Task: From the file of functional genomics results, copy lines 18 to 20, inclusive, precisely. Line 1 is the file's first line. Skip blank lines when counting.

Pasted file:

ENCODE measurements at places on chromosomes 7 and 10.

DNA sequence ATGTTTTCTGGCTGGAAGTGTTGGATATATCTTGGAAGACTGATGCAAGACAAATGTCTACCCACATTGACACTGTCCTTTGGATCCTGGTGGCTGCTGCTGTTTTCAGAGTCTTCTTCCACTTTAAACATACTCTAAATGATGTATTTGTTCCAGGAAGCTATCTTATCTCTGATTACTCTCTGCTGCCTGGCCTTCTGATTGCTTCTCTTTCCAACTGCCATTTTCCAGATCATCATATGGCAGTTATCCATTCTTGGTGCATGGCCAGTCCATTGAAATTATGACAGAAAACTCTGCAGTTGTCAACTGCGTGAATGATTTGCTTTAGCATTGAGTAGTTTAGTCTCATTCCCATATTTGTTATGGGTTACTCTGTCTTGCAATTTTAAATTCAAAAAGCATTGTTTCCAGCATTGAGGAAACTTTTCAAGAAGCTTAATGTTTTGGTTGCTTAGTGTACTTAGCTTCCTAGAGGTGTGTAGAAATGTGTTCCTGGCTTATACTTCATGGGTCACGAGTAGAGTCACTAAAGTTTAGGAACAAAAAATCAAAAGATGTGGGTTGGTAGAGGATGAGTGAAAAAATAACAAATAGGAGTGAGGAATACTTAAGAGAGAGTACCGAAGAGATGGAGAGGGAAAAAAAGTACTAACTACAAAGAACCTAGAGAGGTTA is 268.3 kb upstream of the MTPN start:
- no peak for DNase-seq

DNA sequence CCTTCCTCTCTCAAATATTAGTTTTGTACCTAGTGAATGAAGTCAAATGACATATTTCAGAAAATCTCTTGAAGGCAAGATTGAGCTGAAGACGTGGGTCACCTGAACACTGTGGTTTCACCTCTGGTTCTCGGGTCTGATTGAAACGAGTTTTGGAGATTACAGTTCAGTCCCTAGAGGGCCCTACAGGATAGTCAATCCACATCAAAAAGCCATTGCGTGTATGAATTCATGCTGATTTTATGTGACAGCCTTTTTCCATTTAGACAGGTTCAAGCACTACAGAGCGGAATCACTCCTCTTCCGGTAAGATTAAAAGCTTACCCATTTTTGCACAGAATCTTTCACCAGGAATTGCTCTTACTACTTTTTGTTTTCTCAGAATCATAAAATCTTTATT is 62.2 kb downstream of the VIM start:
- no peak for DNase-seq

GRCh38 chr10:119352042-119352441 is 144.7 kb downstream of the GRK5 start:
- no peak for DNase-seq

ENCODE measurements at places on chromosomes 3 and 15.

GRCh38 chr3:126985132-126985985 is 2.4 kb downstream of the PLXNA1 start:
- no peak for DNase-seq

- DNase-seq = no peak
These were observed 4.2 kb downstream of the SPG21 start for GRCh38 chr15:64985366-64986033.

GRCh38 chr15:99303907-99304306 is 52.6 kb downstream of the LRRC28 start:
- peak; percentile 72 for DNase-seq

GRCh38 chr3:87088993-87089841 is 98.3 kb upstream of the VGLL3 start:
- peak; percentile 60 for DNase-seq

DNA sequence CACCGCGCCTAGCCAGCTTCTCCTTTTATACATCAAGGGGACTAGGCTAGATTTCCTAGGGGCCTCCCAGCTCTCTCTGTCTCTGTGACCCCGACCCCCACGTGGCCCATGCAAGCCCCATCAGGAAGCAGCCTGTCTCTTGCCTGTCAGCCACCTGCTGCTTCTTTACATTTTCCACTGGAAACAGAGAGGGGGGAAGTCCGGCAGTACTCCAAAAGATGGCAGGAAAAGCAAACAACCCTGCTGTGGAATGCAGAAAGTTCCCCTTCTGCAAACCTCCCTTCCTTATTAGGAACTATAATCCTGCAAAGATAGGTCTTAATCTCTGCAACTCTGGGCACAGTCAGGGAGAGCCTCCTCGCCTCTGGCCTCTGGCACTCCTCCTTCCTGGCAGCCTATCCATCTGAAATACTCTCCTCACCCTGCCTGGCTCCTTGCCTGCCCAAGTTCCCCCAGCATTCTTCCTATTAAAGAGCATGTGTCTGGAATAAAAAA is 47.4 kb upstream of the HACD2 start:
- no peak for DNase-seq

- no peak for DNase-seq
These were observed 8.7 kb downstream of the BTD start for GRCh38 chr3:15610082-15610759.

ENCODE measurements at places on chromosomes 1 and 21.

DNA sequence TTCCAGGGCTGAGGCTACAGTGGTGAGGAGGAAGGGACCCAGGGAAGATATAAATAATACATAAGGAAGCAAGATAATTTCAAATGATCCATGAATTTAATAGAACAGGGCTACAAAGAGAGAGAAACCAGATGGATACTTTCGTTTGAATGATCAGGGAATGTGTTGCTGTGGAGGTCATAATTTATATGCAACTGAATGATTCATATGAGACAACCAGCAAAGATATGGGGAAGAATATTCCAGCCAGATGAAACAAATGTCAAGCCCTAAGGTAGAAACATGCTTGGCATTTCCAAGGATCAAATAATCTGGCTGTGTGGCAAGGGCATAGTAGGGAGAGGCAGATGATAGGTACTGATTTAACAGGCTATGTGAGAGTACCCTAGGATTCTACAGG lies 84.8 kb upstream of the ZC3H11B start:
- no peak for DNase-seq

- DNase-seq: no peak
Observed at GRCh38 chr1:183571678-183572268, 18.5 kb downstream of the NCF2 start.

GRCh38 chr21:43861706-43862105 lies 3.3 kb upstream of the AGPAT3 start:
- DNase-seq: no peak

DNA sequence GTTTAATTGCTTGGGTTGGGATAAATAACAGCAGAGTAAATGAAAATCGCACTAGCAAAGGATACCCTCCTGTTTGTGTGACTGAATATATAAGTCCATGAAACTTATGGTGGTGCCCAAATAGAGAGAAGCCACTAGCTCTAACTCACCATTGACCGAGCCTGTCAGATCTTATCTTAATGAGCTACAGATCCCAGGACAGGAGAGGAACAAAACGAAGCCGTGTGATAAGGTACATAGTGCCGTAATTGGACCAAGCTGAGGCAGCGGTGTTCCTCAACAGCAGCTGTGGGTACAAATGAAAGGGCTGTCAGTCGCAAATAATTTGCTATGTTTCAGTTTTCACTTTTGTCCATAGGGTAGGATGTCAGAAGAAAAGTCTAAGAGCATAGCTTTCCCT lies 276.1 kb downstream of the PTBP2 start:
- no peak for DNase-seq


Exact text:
- no peak for DNase-seq

- no peak for DNase-seq
These were observed 8.7 kb downstream of the BTD start for GRCh38 chr3:15610082-15610759.